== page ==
Electronic Theses and Dissertations

Date of Award

2012

Document Type

Dissertation

Degree Name

M.S. in Pharmaceutical Science

First Advisor

Anne K. Bomba

Second Advisor

Yunhee Chang

Third Advisor

Melinda W. Valliant

Abstract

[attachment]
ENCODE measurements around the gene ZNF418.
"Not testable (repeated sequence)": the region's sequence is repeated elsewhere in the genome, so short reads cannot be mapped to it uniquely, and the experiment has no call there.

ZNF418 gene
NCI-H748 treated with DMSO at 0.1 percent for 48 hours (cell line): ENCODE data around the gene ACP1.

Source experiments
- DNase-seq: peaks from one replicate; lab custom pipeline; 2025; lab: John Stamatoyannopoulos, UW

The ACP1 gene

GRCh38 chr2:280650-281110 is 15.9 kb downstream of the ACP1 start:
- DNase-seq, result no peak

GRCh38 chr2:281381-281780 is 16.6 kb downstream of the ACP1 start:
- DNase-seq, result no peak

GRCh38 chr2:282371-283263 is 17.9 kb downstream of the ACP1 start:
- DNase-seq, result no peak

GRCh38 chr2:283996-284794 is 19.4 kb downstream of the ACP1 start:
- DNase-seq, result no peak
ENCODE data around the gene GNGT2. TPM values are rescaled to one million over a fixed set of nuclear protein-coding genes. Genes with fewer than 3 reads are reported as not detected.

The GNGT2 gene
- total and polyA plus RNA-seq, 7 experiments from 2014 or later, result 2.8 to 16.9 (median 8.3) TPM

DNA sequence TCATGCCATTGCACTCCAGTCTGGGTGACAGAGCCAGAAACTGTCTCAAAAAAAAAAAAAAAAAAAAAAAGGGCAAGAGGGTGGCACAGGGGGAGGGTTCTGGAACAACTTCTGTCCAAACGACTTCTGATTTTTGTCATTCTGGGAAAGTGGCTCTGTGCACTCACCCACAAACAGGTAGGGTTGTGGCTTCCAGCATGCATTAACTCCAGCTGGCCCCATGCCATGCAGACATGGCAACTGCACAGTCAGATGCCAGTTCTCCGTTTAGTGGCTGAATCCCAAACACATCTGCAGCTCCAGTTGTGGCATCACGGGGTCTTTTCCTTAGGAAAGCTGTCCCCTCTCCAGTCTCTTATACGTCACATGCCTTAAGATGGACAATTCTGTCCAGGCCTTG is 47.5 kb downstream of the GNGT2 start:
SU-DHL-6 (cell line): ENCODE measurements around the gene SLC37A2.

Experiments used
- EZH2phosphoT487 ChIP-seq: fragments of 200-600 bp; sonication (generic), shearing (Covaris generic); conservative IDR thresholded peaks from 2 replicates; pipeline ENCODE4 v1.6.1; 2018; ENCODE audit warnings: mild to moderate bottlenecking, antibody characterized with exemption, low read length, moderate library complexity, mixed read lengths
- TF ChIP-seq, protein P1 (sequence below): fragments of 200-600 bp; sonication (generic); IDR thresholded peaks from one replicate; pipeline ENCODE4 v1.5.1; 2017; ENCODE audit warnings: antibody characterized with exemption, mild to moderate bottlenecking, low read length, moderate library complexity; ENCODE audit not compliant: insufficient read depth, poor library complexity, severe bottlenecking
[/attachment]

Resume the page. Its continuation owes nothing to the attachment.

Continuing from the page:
Corporate wellness initiatives are gaining momentum as a critical indicator of business performance. Metabolic Syndrome is commonly used within corporations to assess the health of their employees and estimate potential healthcare costs. Using five risk factors (blood pressure, high density lipoprotein (HDL-C), triglycerides (TG), fasting blood glucose, and waist circumference) individuals with three or more risk factors are classified as having Metabolic Syndrome. Voluntary pre and post health screenings were conducted at a rural manufacturing plant. A multi-component wellness program was conducted over six months to determine if the program would have significant beneficial effects on employee biometrics and Metabolic Syndrome. Body mass index (BMI), waist circumference, blood pressure, blood lipids (HDL-C, LDL, TG) and fasting blood glucose were evaluated. Pre-intervention results versus post-intervention results for blood pressure (systolic p<0.001, diastolic p<0.05), HDL-C (p<0.05), blood glucose (p<0.001), and waist circumference (p<0.001) were significant within the non-participant group (n=53). However, blood pressure and blood glucose increased and HDL-C decreased. In the participant group (n=22), HDL-C (p<0.05), blood glucose (p<0.001), waist circumference (p<0.001), weight (p<0.05) and TG (p<0.05) significantly improved, except HDL-C, after comparing pre and post intervention results in the participant group. Metabolic Syndrome prevalence decreased in the participant group (36%, n=8 to 23%, n=5) and increased in the control group (26%, n=14 to 32%, n=17) although no significance was determined. The results support the importance and need for effective employee wellness programs that include on site health screenings.

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